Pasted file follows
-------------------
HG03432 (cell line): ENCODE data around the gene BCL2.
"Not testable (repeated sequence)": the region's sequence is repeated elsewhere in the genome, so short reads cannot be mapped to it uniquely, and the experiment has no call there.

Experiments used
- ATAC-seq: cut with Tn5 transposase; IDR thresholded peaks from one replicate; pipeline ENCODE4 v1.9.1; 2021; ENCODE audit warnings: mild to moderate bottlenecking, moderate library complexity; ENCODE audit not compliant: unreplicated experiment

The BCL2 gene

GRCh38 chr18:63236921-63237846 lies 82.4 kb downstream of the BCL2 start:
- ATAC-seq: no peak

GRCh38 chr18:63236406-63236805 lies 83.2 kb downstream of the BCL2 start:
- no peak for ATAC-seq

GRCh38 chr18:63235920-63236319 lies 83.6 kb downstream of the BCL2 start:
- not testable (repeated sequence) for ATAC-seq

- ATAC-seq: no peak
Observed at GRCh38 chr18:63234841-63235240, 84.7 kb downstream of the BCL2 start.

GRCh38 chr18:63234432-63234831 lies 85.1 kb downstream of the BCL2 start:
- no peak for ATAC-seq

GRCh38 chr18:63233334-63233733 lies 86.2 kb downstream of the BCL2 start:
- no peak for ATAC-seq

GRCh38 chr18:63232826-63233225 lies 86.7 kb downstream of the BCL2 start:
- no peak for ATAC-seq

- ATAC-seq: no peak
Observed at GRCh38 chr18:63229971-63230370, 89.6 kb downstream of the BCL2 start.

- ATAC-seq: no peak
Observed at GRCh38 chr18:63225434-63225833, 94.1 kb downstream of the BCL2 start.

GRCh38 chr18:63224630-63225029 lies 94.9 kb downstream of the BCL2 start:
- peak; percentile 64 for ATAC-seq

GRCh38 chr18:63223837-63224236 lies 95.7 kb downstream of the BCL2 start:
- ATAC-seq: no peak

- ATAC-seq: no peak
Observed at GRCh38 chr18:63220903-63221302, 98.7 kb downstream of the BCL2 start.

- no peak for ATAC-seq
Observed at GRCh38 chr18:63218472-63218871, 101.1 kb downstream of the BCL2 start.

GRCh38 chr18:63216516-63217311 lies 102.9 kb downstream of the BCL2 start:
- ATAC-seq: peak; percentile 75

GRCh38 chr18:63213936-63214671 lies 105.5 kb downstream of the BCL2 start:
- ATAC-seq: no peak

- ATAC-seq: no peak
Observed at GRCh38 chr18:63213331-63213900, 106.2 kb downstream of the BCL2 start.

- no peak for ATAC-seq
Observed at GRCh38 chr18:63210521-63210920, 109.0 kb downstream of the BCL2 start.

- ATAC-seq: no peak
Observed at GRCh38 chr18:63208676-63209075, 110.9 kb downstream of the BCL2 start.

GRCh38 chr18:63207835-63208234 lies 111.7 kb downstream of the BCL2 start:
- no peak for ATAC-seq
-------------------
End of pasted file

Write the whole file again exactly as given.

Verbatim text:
HG03432 (cell line): ENCODE data around the gene BCL2.
"Not testable (repeated sequence)": the region's sequence is repeated elsewhere in the genome, so short reads cannot be mapped to it uniquely, and the experiment has no call there.

Experiments used
- ATAC-seq: cut with Tn5 transposase; IDR thresholded peaks from one replicate; pipeline ENCODE4 v1.9.1; 2021; ENCODE audit warnings: mild to moderate bottlenecking, moderate library complexity; ENCODE audit not compliant: unreplicated experiment

The BCL2 gene

GRCh38 chr18:63236921-63237846 lies 82.4 kb downstream of the BCL2 start:
- ATAC-seq: no peak

GRCh38 chr18:63236406-63236805 lies 83.2 kb downstream of the BCL2 start:
- no peak for ATAC-seq

GRCh38 chr18:63235920-63236319 lies 83.6 kb downstream of the BCL2 start:
- not testable (repeated sequence) for ATAC-seq

- ATAC-seq: no peak
Observed at GRCh38 chr18:63234841-63235240, 84.7 kb downstream of the BCL2 start.

GRCh38 chr18:63234432-63234831 lies 85.1 kb downstream of the BCL2 start:
- no peak for ATAC-seq

GRCh38 chr18:63233334-63233733 lies 86.2 kb downstream of the BCL2 start:
- no peak for ATAC-seq

GRCh38 chr18:63232826-63233225 lies 86.7 kb downstream of the BCL2 start:
- no peak for ATAC-seq

- ATAC-seq: no peak
Observed at GRCh38 chr18:63229971-63230370, 89.6 kb downstream of the BCL2 start.

- ATAC-seq: no peak
Observed at GRCh38 chr18:63225434-63225833, 94.1 kb downstream of the BCL2 start.

GRCh38 chr18:63224630-63225029 lies 94.9 kb downstream of the BCL2 start:
- peak; percentile 64 for ATAC-seq

GRCh38 chr18:63223837-63224236 lies 95.7 kb downstream of the BCL2 start:
- ATAC-seq: no peak

- ATAC-seq: no peak
Observed at GRCh38 chr18:63220903-63221302, 98.7 kb downstream of the BCL2 start.

- no peak for ATAC-seq
Observed at GRCh38 chr18:63218472-63218871, 101.1 kb downstream of the BCL2 start.

GRCh38 chr18:63216516-63217311 lies 102.9 kb downstream of the BCL2 start:
- ATAC-seq: peak; percentile 75

GRCh38 chr18:63213936-63214671 lies 105.5 kb downstream of the BCL2 start:
- ATAC-seq: no peak

- ATAC-seq: no peak
Observed at GRCh38 chr18:63213331-63213900, 106.2 kb downstream of the BCL2 start.

- no peak for ATAC-seq
Observed at GRCh38 chr18:63210521-63210920, 109.0 kb downstream of the BCL2 start.

- ATAC-seq: no peak
Observed at GRCh38 chr18:63208676-63209075, 110.9 kb downstream of the BCL2 start.

GRCh38 chr18:63207835-63208234 lies 111.7 kb downstream of the BCL2 start:
- no peak for ATAC-seq